- Market still looking for indication on scaling back of QE
- France downgraded from AAA to AA+
- Chinese Q2 GDP growth 7.5 percent
USD – Currency markets are largely being driven by prospective interest rate differentials, with the dollar reacting to changes in sentiment about the timing of a scaling back in the Fed’s current QE program. Consequently, the greenback lost ground following last Wednesday’s more dovish than expected FOMC minutes, though it ended the week off its lows. The focus this week will now be on Bernanke’s semiannual testimony to Congress starting on Wednesday, as markets search for further insights into Fed policy. He is likely to again emphasize that the decision to begin exiting the bond buying program is data dependent. In this regard, in a relatively heavy economic calendar, the market will be looking to releases such as today’s June retail sales figures and the industrial production data later in the week. Also of interest today will be the July Empire State index. Retail sales rose less than forecasted in June as demand cooled at building materials outlets and restaurants, showing the biggest part of the U.S. economy lacked momentum as the second quarter drew to a close. The 0.4% gain followed a 0.5% increase in May that was less than previously reported. Retail sales excluding autos fell to unchanged as automobile demand remains a bright spot as American consumers replaced older vehicles. Cars and light trucks sales in June came in at a 15.89 million annual rate, the fastest since November 2007. Manufacturing in the New York region expanded in July at the fastest pace in five months as the area’s factory activity stabilized amid a slowdown in growth. The Federal Reserve Bank of New York’s general economic index climbed to 9.46, the highest since February, from 7.8 last month. Lastly, there will be a slew of earnings releases this week that may also have some impact on the market.
EUR – The euro is trading in quiet ranges vs. the dollar amid a light economic calendar. The single currency is holding above $1.30 after spiking to peaks at $1.32 last week following comments by Fed Chairman Bernanke supportive of maintaining the Fed’s current stimulus program. In another setback for the euro zone, France was downgraded last week from AAA to AA+. Ratings agency Fitch cited concerns about budget deficits, high joblessness and weak economic growth as factors behind its decision to cut its outlook on the region’s second largest economy. Euro zone Industrial Production reported last week fell 0.03% in May, a sign that the pain in the region continues. The euro will likely take its cues this week from further testimony by Bernanke. With prospects of a reduction in stimulus measures in the US and continuing low interest rates in Europe with prospects for further cuts, the euro will remain under pressure.
GBP – The market is focusing on Wednesday’s release of the minutes from the most recent Bank of England meeting to see how new Governor Carney voted. If he voted for further bond purchases, we will likely see a further decline in the pound. The market will be trying to come to grips with the fact that Carney is likely to be a dovish force at the BOE. This week will also see inflation data tomorrow, with both PPI and CPI expected to show a slight decline MoM.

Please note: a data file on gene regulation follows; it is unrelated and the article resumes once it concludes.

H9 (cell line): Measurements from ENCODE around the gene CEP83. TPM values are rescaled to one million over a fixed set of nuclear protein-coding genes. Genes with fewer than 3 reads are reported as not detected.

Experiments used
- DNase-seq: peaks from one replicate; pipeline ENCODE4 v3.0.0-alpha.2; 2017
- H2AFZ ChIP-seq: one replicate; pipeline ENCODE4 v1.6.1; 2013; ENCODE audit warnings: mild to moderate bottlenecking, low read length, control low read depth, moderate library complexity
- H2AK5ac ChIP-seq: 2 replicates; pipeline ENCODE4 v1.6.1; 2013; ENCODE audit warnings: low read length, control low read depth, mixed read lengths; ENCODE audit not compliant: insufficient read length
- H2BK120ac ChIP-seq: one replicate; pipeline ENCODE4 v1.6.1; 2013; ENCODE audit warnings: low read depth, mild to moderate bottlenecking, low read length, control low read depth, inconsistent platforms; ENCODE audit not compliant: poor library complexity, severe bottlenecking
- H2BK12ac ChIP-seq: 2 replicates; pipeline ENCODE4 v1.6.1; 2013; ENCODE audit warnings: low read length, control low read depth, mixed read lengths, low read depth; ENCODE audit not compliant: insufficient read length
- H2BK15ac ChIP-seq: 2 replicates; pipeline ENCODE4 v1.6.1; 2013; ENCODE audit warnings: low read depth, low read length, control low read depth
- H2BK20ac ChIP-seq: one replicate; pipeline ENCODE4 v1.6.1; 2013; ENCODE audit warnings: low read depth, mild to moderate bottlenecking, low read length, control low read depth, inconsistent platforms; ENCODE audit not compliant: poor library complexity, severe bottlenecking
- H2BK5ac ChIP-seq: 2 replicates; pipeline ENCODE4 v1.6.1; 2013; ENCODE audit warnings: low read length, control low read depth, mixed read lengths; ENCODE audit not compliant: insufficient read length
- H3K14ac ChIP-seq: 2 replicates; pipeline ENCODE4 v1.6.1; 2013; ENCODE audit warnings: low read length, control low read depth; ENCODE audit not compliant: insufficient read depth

JPY – The JPY weakened against USD as speculation increased the Federal Reserve will reduce monetary stimulus while the Bank of Japan will maintain its bond-buying program. Japan is on holiday and it has been a relatively quiet session for JPY. At a meeting last week, Bank of Japan policy makers stuck with their pledge to expand the monetary base by 60 trillion yen ($605 billion) to 70 trillion yen per year in their effort to stem deflation. JPY traded back above 100, but met resistance at the psychological 101.00 level. We expect it to remain near this level leading into the July 21st Upper House elections.
Commodity Currencies – The Australian dollar strengthened against the U.S. dollar in the Asian trading session from its weakest level since September 2010 on the back of positive growth news out of China, Australia’s biggest trading partner. The Aussie had declined 9.9 percent over the past few months and the New Zealand Kiwi 4.5 percent over the same span. These declines were in large part due to fears over a cooling of Chinese economic growth and growth outlooks. The market is pricing in a two-thirds likelihood that the RBA will lower rates when they meet next month from a record low 2.75 percent to 2.5 percent. The Canadian dollar weakened for a second day in a row after the largest weekly gain since December 2011. The BoC will meet on Wednesday and are expected to keep rates steady at 1.0 percent.
RMB – The Chinese Renminbi hit a two-week low after posting slowing growth and factory output, increasing fears that the world’s second largest economy is cooling. The release of the Q2 GDP report out of China has provided some indication that this slowdown in economic growth is not proving worse than expected, with GDP growth slowing in line with projections from 7.7 percent in Q1 to 7.5 percent in Q2. The quarterly growth rate, however, increased slightly from 1.6 percent Q/Q in Q1 to 1.7 percent Q/Q in Q2, giving some support to the government’s annual growth target of 7.5 percent in 2013. The main contributor to growth in the first half of 2013 came from a 4.1 percent increase in gross capital formation.
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